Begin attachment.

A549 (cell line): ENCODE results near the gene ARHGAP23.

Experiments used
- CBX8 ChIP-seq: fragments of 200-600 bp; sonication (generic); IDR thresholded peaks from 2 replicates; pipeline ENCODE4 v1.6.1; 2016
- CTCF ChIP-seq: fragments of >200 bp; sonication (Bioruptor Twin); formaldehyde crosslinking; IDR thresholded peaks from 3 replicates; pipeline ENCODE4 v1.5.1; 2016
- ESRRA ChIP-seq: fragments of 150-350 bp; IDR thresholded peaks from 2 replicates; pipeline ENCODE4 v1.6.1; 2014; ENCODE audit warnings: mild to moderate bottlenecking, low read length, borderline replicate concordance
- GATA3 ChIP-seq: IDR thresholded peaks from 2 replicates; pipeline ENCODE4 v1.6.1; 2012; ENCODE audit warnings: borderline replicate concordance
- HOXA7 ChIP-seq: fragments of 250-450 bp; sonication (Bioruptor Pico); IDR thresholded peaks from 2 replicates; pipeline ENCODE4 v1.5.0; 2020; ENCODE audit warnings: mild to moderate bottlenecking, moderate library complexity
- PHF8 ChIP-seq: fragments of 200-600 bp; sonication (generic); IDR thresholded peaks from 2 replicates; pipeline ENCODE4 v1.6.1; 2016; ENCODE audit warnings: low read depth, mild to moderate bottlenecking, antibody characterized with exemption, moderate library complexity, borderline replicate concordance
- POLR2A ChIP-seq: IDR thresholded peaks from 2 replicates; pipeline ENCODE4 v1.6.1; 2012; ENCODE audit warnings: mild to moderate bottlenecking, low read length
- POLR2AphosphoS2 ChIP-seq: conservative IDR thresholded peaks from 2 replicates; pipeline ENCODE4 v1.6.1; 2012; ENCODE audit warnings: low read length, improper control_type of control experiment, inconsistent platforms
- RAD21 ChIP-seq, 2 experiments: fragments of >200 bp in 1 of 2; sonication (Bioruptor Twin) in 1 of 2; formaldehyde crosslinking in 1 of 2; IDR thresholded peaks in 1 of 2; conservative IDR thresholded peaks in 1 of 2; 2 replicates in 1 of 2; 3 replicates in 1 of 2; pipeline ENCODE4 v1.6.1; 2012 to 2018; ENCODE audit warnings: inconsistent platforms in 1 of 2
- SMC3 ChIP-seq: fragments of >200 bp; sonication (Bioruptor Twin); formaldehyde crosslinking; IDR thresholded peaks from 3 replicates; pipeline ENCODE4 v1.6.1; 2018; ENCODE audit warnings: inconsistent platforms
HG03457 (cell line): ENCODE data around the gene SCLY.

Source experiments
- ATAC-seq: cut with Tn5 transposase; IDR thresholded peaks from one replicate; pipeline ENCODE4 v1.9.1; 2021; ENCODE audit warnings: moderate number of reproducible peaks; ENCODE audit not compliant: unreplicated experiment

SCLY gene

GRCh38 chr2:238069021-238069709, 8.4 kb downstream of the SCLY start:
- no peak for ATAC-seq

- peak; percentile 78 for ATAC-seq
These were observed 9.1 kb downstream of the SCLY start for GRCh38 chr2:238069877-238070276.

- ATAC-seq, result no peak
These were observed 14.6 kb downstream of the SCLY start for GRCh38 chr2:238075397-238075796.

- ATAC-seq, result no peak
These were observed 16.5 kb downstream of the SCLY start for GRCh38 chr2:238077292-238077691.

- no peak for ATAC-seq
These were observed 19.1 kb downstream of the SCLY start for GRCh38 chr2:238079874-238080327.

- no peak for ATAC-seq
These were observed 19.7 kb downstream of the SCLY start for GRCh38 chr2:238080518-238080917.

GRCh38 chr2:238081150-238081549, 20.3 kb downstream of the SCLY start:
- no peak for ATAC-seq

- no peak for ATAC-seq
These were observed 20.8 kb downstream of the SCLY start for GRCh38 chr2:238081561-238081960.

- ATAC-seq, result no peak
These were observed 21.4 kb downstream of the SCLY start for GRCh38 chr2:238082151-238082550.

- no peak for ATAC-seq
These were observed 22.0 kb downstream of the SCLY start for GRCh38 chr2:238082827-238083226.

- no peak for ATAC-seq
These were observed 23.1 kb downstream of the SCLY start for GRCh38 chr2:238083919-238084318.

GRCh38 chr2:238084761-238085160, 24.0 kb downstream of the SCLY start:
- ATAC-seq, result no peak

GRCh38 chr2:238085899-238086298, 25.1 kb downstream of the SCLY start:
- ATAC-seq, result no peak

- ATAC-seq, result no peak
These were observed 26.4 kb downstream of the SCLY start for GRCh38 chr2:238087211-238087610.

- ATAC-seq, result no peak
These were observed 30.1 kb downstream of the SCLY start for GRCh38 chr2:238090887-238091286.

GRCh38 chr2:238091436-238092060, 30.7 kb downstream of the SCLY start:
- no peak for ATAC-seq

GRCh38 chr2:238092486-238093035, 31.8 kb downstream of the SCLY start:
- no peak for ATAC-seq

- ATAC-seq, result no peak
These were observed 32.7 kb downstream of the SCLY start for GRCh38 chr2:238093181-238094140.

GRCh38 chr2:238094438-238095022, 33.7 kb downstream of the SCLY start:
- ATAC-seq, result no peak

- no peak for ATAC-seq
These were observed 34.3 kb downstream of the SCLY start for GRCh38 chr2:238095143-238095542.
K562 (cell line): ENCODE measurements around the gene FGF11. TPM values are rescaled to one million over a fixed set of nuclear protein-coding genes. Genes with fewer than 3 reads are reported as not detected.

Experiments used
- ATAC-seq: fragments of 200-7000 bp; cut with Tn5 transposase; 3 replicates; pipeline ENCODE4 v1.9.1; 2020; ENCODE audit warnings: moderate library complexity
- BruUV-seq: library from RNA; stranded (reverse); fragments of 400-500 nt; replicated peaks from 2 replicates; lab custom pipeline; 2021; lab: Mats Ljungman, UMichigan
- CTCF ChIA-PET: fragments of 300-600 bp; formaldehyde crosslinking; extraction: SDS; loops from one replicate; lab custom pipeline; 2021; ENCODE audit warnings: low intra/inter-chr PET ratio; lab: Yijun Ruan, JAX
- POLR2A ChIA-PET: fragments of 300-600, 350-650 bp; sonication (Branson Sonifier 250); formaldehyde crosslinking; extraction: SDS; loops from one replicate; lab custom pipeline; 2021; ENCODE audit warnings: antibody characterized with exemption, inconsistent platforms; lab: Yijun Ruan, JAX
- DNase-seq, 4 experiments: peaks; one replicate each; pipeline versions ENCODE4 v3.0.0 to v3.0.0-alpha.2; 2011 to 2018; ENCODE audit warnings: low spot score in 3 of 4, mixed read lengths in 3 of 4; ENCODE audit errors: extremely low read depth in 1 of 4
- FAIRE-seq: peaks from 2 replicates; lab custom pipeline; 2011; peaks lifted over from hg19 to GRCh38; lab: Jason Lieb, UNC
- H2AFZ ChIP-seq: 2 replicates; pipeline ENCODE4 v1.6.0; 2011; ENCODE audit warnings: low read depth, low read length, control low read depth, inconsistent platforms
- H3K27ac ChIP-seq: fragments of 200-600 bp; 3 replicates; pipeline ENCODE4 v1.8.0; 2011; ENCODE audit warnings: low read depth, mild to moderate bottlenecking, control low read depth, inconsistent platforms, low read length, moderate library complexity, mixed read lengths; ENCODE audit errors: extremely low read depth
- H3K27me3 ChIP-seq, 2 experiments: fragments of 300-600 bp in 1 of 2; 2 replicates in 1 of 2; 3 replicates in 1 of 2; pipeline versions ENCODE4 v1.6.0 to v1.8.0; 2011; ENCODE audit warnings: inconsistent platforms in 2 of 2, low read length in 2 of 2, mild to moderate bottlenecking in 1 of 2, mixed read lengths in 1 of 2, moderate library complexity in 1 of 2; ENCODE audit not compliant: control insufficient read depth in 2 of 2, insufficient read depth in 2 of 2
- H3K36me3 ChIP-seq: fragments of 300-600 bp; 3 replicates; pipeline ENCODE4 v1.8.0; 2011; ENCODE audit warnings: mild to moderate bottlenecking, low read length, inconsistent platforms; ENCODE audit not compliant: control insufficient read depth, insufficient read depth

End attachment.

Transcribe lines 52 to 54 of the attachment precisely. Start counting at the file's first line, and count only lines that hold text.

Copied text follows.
These were observed 32.7 kb downstream of the SCLY start for GRCh38 chr2:238093181-238094140.

GRCh38 chr2:238094438-238095022, 33.7 kb downstream of the SCLY start:
- ATAC-seq, result no peak